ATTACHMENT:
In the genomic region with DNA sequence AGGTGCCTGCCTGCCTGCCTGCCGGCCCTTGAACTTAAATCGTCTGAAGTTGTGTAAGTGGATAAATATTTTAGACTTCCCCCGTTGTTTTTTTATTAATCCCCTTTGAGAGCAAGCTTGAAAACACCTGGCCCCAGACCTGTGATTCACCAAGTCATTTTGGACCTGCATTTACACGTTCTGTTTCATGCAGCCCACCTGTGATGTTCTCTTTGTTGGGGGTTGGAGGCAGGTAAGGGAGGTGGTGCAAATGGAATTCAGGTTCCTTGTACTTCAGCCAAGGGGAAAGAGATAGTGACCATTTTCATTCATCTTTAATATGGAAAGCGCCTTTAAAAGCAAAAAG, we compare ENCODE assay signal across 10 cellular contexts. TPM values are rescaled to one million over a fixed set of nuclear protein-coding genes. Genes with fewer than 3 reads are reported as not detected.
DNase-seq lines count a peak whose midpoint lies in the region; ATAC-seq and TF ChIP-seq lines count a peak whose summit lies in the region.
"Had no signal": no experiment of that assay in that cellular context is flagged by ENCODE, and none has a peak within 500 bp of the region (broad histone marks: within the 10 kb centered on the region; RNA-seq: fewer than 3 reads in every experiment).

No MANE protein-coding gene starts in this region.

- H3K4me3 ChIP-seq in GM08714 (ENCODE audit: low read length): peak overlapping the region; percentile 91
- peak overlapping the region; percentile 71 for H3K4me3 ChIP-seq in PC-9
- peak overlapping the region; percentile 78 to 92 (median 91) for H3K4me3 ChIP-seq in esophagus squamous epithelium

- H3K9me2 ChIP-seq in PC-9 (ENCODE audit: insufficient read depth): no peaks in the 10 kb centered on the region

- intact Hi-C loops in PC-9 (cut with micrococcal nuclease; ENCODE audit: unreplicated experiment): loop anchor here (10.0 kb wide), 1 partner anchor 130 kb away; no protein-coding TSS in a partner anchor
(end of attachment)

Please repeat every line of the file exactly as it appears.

In the genomic region with DNA sequence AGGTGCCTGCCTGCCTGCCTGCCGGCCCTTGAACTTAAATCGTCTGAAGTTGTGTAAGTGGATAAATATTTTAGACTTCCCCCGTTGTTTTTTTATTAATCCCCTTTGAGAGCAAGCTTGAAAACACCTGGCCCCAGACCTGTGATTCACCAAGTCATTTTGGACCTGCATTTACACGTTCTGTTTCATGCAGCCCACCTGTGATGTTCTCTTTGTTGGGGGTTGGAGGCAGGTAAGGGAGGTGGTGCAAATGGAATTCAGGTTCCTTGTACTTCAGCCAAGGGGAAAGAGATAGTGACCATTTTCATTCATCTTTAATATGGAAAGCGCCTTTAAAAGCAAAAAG, we compare ENCODE assay signal across 10 cellular contexts. TPM values are rescaled to one million over a fixed set of nuclear protein-coding genes. Genes with fewer than 3 reads are reported as not detected.
DNase-seq lines count a peak whose midpoint lies in the region; ATAC-seq and TF ChIP-seq lines count a peak whose summit lies in the region.
"Had no signal": no experiment of that assay in that cellular context is flagged by ENCODE, and none has a peak within 500 bp of the region (broad histone marks: within the 10 kb centered on the region; RNA-seq: fewer than 3 reads in every experiment).

No MANE protein-coding gene starts in this region.

- H3K4me3 ChIP-seq in GM08714 (ENCODE audit: low read length): peak overlapping the region; percentile 91
- peak overlapping the region; percentile 71 for H3K4me3 ChIP-seq in PC-9
- peak overlapping the region; percentile 78 to 92 (median 91) for H3K4me3 ChIP-seq in esophagus squamous epithelium

- H3K9me2 ChIP-seq in PC-9 (ENCODE audit: insufficient read depth): no peaks in the 10 kb centered on the region

- intact Hi-C loops in PC-9 (cut with micrococcal nuclease; ENCODE audit: unreplicated experiment): loop anchor here (10.0 kb wide), 1 partner anchor 130 kb away; no protein-coding TSS in a partner anchor